Editorial| Island Voices

Originally published by the Honolulu Star-Advertiser on January 8, 2017. Read it there.
By Dr. Cynthia Goto

I watch my parents with a deep sadness as the sun sets on their long and useful lives. My mother, 85, once a nurse, has just joined my father, 95, once a doctor, on the terrible journey with Alzheimer’s. I used to be a partner in my father’s OB/GYN practice. Now I am a partner in helping my parents manage the pain of their decline. I feel lucky that as a doctor, I can make a significant contribution to overseeing their care.

My father’s hospice services are covered by Medicare. Their ongoing daily care is not — and it is expensive. Fortunately they can still afford to pay for 24 hour caregiving assistance.

I often wonder how other families manage. I hope our legislators are wondering too. Every one of our elected representatives must have someone in their immediate or extended family who is struggling with caring for their aging loved ones. Self-interest, if not a sense of moral urgency, should prompt legislators to begin to address the growing challenge of seniors unable to fend for themselves.

Some will say that we should not look to the government to solve all our problems; that we should each plan for our later years. And they are right. But life is neither simple nor predictable. The people left coping with life’s surprises are more often than not, the women of the family.

Among my patients and my friends and family, I see many other women in my situation: struggling with the emotional toll of caring for their elders.

For many, the toll is also financial, as they cut short their careers and deplete their savings, trying to do what is best for their family members.

As they become consumed by the demands of caregiving, I see how they juggle the multiple roles that fall to women, taking on more and more while doing less and less to care for themselves.

Patients will tell me they cannot come to an appointment, for instance, because the grandchildren have just been left in their care. Women are the connectors that bring and hold families together. They provide a largely invisible, and not fully acknowledged infrastructure for family cohesion for which they are not compensated financially. The more stress we put on that family infrastructure, the more fragmented and insecure families become.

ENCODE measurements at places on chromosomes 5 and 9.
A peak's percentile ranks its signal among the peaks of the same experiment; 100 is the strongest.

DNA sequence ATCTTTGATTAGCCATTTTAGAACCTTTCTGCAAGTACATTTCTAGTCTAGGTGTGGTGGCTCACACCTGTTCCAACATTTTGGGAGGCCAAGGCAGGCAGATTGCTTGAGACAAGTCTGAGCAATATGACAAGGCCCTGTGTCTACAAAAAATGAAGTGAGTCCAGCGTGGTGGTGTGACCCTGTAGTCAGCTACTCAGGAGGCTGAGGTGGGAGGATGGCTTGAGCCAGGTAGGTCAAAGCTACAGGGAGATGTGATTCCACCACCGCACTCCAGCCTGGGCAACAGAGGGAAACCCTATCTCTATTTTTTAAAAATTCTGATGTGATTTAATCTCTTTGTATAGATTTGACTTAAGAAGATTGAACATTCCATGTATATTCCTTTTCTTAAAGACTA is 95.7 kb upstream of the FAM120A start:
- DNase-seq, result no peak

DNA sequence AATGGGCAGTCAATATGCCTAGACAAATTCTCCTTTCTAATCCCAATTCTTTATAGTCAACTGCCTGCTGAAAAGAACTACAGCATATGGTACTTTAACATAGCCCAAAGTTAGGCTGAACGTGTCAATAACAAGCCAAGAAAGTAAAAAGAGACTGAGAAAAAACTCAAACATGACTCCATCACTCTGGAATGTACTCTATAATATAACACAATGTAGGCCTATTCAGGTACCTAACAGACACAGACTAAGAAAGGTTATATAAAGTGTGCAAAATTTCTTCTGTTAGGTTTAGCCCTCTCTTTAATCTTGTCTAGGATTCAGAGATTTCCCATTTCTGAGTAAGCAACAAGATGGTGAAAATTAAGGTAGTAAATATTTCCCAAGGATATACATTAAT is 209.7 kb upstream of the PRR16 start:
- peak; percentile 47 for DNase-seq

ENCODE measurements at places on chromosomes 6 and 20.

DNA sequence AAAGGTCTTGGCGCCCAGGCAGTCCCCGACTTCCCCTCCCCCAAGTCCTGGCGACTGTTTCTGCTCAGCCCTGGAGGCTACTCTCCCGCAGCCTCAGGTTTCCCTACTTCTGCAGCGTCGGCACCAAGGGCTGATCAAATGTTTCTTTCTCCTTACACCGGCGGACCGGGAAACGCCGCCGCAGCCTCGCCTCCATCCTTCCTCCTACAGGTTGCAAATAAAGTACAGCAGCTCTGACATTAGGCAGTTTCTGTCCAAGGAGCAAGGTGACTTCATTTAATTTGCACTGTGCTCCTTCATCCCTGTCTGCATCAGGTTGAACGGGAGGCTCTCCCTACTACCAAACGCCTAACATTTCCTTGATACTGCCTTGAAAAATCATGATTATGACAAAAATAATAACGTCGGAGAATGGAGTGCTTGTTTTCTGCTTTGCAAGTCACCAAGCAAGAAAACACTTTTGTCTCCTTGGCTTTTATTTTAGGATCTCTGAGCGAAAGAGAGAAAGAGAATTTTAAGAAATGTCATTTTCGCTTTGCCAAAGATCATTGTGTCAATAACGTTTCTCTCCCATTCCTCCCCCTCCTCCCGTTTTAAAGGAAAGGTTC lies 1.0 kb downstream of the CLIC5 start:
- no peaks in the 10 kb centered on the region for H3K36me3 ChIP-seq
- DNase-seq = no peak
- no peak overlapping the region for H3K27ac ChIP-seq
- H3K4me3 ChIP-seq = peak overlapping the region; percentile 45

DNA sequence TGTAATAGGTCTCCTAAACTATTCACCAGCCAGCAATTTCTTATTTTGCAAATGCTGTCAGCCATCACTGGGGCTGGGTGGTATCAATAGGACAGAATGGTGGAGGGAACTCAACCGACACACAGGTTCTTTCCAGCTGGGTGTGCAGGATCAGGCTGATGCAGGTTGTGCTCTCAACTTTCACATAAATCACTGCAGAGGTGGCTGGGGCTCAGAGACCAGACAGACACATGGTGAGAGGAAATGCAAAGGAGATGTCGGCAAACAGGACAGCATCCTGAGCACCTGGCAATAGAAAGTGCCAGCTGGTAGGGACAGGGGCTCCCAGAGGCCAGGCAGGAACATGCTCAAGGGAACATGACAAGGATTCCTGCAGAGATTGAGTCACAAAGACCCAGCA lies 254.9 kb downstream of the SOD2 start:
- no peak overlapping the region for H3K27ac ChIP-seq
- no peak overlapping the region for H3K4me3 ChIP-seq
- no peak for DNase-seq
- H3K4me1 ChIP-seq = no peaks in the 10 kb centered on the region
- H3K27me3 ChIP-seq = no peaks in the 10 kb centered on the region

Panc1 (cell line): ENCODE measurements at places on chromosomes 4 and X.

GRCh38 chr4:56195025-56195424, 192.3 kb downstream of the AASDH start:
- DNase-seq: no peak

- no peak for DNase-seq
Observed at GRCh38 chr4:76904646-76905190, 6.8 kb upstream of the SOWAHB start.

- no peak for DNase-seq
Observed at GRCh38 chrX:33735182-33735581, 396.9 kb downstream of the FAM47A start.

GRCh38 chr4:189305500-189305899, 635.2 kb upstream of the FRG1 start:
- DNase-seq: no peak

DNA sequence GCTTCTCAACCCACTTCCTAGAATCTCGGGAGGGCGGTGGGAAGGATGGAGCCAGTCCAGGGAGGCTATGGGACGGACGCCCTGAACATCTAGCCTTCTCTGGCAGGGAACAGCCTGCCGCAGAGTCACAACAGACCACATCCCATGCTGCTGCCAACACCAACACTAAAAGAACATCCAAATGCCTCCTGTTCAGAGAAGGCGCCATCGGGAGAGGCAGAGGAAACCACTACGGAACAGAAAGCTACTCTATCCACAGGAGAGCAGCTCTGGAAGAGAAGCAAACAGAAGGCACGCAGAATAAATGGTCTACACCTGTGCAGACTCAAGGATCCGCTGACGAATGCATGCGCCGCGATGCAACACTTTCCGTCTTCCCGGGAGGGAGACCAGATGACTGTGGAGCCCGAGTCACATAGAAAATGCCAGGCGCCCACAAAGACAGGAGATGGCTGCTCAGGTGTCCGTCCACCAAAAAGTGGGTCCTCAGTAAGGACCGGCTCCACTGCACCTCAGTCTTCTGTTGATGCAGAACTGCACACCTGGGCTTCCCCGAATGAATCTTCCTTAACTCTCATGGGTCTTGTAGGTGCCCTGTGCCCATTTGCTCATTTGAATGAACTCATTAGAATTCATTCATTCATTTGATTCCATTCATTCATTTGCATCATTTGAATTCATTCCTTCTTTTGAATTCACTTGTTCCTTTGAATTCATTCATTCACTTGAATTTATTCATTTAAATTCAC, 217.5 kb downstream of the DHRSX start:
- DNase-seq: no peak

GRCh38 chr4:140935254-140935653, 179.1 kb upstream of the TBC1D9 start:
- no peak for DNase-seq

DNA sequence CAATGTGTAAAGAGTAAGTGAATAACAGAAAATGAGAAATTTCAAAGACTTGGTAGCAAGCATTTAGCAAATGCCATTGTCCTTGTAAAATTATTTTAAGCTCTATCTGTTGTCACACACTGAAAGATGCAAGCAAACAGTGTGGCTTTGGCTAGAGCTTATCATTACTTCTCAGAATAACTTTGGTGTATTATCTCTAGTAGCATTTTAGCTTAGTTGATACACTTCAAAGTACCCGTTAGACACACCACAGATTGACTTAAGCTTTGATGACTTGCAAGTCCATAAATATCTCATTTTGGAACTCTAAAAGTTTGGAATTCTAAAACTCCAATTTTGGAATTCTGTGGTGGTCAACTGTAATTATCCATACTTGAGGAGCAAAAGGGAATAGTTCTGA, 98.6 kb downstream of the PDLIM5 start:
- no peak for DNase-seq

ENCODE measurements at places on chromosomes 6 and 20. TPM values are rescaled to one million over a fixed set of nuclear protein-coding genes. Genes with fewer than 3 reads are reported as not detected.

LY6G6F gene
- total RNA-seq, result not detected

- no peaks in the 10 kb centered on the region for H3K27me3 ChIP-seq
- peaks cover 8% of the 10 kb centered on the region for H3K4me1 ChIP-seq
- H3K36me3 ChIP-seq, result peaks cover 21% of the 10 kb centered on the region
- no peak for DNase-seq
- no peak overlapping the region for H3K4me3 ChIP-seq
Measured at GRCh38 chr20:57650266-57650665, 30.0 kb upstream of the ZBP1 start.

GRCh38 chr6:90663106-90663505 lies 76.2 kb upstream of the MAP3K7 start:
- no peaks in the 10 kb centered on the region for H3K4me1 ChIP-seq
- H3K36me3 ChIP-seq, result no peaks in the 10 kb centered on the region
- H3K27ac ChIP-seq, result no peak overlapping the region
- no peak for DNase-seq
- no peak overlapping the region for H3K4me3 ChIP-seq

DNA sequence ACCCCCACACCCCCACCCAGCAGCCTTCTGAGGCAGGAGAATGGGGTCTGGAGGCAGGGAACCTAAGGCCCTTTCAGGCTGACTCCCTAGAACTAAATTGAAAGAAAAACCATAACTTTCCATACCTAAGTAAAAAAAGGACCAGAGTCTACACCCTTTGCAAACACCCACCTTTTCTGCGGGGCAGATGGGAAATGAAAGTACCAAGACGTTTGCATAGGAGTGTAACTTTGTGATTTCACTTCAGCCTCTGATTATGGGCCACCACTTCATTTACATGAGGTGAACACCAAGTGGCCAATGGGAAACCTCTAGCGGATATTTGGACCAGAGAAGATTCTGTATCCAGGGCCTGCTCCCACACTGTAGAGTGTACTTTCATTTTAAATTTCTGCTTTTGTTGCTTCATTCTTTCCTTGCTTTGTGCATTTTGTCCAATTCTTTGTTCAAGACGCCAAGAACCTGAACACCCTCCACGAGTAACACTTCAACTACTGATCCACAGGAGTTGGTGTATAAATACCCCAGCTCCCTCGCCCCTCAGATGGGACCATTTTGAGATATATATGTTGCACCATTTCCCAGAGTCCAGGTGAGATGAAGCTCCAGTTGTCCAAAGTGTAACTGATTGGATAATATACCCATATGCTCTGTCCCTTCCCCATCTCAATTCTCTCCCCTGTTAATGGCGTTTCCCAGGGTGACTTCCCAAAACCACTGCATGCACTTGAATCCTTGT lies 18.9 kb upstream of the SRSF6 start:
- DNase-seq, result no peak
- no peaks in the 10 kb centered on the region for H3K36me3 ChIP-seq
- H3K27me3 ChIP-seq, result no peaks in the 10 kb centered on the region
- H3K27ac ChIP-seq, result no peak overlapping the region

This is a societal problem, not just an individual challenge. Sooner or later, each of us will face that challenge.

As a community, we have not done a good enough job of anticipating the needs of seniors. But it is never too late to start. Let’s not let the perfect be the enemy of the good.

Legislators can start by creating some form of public assistance so that family caregivers — most of them women — get some respite from their labor of love. Neighbors can offer a ride to the hospital. Friends can bring a hot meal. Family members can take turns carrying out the multitude of little tasks that help keep things humming. It takes a village.

Involve the seniors wherever possible. This Christmas, I had my mother help me fold napkins for the table. I asked if there was anything missing in the preparations. “Yes,” she said. “Candles. We always have candles.” So my nephew went in search of candles. On another occasion my mother asked me who I was. When I said my name, she responded: “I have a daughter by that name.”

We take each day as it comes, the tears along with the joy of catching a glimpse of our loved ones in the shell of the persons we now care for. We can do more to help alleviate the pain. I pray legislators appreciate the urgency and take that first step forward.